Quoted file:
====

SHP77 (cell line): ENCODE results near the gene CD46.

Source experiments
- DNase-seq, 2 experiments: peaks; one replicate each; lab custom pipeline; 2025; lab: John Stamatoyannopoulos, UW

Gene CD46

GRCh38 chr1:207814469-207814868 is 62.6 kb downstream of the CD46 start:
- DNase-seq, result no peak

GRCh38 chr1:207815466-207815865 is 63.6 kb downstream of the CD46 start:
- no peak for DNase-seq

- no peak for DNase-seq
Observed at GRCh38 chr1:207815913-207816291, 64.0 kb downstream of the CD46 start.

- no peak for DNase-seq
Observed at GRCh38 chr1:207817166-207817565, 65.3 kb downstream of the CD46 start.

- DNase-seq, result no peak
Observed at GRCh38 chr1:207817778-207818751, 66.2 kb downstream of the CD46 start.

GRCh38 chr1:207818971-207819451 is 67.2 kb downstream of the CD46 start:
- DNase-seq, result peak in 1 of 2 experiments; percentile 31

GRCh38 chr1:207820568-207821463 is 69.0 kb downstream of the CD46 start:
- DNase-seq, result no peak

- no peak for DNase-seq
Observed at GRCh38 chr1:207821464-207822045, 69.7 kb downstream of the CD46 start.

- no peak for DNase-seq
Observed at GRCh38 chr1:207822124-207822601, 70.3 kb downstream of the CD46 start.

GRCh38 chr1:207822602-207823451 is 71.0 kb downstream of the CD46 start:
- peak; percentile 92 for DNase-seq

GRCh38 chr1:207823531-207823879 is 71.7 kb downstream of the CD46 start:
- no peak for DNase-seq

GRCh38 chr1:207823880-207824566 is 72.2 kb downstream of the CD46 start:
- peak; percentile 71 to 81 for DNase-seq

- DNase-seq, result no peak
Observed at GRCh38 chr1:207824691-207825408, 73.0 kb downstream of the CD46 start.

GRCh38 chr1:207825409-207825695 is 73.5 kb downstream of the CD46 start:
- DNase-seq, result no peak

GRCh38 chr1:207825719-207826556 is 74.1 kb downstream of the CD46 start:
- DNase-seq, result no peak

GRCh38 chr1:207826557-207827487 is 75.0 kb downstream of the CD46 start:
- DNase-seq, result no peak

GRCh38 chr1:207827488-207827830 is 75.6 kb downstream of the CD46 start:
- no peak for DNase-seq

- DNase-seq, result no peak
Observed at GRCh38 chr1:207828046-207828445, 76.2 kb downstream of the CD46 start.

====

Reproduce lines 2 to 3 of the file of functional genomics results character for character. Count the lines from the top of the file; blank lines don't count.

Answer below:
Source experiments
- DNase-seq, 2 experiments: peaks; one replicate each; lab custom pipeline; 2025; lab: John Stamatoyannopoulos, UW